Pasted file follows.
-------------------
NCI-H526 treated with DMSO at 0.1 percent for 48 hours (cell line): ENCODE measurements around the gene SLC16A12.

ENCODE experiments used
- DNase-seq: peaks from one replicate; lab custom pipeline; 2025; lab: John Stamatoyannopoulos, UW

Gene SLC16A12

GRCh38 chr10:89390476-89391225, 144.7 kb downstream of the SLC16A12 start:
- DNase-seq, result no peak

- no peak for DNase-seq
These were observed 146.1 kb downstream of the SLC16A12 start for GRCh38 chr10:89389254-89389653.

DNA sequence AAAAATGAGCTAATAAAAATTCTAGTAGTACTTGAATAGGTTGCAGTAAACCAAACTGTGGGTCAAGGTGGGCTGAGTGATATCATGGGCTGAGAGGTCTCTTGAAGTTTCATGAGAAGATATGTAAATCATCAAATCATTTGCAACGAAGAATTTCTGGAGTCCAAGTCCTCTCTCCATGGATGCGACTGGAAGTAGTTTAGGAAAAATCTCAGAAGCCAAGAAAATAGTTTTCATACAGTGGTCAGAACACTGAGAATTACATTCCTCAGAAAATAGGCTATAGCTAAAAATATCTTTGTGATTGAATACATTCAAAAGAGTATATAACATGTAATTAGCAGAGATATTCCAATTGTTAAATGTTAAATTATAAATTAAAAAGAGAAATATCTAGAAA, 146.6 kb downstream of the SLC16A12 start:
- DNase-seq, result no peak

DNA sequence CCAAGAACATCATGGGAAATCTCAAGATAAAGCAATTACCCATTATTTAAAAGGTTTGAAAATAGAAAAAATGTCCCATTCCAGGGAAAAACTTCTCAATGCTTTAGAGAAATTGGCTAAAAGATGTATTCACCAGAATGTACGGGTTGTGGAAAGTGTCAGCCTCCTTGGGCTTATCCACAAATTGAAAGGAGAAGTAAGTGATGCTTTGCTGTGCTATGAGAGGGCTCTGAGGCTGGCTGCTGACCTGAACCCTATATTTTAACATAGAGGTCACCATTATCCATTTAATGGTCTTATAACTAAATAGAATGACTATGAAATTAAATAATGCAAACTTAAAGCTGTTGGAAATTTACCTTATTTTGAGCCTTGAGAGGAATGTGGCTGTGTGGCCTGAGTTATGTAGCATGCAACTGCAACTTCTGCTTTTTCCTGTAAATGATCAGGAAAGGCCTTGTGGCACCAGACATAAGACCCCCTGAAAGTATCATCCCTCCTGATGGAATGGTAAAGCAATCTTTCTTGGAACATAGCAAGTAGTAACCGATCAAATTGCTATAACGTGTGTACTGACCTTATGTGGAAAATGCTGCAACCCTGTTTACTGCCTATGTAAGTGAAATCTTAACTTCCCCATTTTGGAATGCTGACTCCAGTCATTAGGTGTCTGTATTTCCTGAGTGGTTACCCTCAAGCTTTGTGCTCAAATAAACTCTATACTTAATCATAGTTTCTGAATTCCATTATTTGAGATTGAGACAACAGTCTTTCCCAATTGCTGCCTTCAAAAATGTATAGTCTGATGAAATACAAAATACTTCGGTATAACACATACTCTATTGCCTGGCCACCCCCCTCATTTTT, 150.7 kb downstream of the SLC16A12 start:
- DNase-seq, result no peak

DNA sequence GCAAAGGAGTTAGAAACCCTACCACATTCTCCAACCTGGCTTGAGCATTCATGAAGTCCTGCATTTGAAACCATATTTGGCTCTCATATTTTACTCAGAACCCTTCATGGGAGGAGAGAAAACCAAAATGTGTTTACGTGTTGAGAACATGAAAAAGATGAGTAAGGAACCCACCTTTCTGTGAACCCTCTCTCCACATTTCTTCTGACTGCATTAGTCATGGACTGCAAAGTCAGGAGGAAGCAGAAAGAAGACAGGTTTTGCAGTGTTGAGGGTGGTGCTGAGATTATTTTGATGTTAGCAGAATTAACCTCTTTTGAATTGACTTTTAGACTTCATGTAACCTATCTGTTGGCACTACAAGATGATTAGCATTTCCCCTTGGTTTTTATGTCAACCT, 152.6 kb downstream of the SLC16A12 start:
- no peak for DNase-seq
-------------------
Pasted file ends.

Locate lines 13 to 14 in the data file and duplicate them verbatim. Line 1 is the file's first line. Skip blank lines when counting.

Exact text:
DNA sequence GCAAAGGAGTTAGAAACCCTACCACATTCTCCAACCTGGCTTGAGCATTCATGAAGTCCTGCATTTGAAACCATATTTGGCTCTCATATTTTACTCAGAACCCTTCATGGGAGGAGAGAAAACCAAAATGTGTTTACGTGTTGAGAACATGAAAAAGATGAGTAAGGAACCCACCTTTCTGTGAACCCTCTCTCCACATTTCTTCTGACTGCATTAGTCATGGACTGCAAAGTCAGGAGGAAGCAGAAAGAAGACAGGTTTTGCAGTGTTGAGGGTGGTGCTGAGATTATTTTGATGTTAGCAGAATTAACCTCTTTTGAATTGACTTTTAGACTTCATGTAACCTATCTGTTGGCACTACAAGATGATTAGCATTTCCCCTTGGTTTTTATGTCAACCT, 152.6 kb downstream of the SLC16A12 start:
- no peak for DNase-seq